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"Fore-conceit," autonomy, and Sidney's view of mimesis

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Date Issued:
1995
Summary:
In Sidney's conception of mimesis, a pyramid of autonomy exists with God as the ultimate artificer, and the succeeding levels peopled with human artificers, then fictional artificers. The autonomous character of each descending artificer connects one to the power of the heavenly maker. Sidney's use of mimesis argues for cognizance of our innate capacities, for which we are grateful solely to God. In creating the characters of The Old Arcadia, Sidney first endows them with the capacity for "fore-conceit," a necessary corollary to Free will, the essential aspect of man's condition as Sidney conceived it. By emphasizing the artificer/artifact relationship on successive levels, Sidney implies the focal importance of the creative process. Because Sidney's artifacts are constructed in the image of their maker, despite the limitations of an "infected will," they are also artificers themselves, at least insofar as they approach a true mimesis of the nature of man.
Title: "Fore-conceit," autonomy, and Sidney's view of mimesis.
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Name(s): Lewis, Steven Michael.
Florida Atlantic University, Degree grantor
Collins, Robert A., Thesis advisor
Type of Resource: text
Genre: Electronic Thesis Or Dissertation
Issuance: monographic
Date Issued: 1995
Publisher: Florida Atlantic University
Place of Publication: Boca Raton, Fla.
Physical Form: application/pdf
Extent: 65 p.
Language(s): English
Summary: In Sidney's conception of mimesis, a pyramid of autonomy exists with God as the ultimate artificer, and the succeeding levels peopled with human artificers, then fictional artificers. The autonomous character of each descending artificer connects one to the power of the heavenly maker. Sidney's use of mimesis argues for cognizance of our innate capacities, for which we are grateful solely to God. In creating the characters of The Old Arcadia, Sidney first endows them with the capacity for "fore-conceit," a necessary corollary to Free will, the essential aspect of man's condition as Sidney conceived it. By emphasizing the artificer/artifact relationship on successive levels, Sidney implies the focal importance of the creative process. Because Sidney's artifacts are constructed in the image of their maker, despite the limitations of an "infected will," they are also artificers themselves, at least insofar as they approach a true mimesis of the nature of man.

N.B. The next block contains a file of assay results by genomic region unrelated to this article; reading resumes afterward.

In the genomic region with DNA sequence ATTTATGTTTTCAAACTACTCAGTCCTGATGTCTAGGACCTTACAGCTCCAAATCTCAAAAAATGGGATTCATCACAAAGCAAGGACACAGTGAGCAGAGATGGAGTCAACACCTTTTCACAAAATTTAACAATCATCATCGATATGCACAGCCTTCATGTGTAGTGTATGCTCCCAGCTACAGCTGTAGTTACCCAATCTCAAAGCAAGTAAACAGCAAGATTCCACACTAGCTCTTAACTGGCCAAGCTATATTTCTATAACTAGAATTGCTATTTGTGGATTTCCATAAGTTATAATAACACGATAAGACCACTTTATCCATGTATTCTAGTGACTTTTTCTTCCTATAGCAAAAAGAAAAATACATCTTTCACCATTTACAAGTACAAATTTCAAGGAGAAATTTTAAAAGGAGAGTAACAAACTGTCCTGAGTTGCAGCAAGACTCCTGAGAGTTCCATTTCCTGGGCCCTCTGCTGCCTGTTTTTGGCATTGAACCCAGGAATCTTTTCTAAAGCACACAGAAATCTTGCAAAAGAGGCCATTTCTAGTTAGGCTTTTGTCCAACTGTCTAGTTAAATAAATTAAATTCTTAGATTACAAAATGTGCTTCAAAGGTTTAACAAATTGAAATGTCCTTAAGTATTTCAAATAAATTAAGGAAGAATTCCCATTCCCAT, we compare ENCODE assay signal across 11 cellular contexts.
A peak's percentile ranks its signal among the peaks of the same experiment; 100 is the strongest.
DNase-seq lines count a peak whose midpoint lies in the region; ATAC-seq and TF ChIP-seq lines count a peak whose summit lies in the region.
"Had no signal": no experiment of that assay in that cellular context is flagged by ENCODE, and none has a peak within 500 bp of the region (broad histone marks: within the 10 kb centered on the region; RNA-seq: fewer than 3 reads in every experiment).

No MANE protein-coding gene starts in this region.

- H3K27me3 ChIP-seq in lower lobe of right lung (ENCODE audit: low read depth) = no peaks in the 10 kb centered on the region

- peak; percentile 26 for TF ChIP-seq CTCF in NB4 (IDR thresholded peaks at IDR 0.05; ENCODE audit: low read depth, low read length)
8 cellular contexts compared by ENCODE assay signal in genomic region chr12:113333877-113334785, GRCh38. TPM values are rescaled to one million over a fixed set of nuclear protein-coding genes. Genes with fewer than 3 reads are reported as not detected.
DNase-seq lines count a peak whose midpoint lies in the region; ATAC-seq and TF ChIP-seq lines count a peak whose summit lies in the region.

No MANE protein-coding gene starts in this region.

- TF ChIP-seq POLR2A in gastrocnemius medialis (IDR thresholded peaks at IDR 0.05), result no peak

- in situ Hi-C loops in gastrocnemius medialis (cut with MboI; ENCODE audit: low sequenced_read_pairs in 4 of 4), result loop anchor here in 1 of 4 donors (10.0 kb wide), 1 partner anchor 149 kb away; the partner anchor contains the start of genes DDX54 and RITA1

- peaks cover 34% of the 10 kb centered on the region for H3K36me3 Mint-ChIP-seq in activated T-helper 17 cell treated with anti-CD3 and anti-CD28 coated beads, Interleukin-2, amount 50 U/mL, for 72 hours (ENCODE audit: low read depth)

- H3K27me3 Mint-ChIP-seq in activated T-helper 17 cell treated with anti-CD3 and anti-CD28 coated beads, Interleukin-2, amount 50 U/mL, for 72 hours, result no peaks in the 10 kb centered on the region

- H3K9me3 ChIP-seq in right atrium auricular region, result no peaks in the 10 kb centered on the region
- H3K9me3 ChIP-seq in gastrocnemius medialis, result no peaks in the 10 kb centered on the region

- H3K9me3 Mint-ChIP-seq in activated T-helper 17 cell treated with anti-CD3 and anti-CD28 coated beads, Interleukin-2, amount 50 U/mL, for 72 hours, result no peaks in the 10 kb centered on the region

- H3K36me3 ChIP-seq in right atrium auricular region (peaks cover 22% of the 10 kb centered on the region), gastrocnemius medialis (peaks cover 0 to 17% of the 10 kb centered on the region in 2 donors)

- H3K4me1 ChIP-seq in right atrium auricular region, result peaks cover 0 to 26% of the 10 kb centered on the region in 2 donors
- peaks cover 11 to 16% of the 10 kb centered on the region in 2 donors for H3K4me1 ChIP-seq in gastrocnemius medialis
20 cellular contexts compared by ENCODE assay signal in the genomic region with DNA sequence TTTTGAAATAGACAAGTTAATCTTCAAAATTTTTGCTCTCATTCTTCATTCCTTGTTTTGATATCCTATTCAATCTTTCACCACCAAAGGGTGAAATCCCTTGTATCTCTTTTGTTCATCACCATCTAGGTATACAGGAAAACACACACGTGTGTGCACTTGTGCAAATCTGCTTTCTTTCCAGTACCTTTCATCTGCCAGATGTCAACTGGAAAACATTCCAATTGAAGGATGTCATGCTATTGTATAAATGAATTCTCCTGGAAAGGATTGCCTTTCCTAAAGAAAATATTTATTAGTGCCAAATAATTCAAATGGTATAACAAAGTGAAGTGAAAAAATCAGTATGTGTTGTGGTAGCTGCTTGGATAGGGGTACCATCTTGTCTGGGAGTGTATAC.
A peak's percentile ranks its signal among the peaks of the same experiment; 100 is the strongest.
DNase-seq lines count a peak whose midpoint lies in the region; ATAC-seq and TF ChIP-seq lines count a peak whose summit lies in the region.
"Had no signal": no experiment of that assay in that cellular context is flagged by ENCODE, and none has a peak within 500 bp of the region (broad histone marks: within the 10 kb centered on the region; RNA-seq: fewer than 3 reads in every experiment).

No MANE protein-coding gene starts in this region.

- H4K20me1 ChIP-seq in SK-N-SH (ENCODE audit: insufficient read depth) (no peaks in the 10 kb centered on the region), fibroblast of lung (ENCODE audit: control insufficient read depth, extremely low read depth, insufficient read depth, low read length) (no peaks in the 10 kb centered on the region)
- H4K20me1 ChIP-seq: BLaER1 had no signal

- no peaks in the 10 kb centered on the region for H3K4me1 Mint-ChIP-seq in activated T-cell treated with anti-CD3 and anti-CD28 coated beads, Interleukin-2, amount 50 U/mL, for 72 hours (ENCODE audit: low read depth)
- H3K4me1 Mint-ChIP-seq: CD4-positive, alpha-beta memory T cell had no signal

Identifier: 15171 (digitool), FADT15171 (IID), fau:11943 (fedora)
Collection: FAU Electronic Theses and Dissertations Collection
Note(s): Dorothy F. Schmidt College of Arts and Letters
Thesis (M.A.)--Florida Atlantic University, 1995.
Subject(s): Sidney, Philip,--1554-1586--Arcadia
Sidney, Philip,--1554-1586--Criticism and interpretation
Mimesis in literature
English literature--Early modern, 1500-1700--History and criticism
Held by: Florida Atlantic University Libraries
Persistent Link to This Record: http://purl.flvc.org/fcla/dt/15171
Sublocation: Digital Library
Use and Reproduction: Copyright © is held by the author, with permission granted to Florida Atlantic University to digitize, archive and distribute this item for non-profit research and educational purposes. Any reuse of this item in excess of fair use or other copyright exemptions requires permission of the copyright holder.
Owner Institution: FAU
Is Part of Series: Florida Atlantic University Digital Library Collections.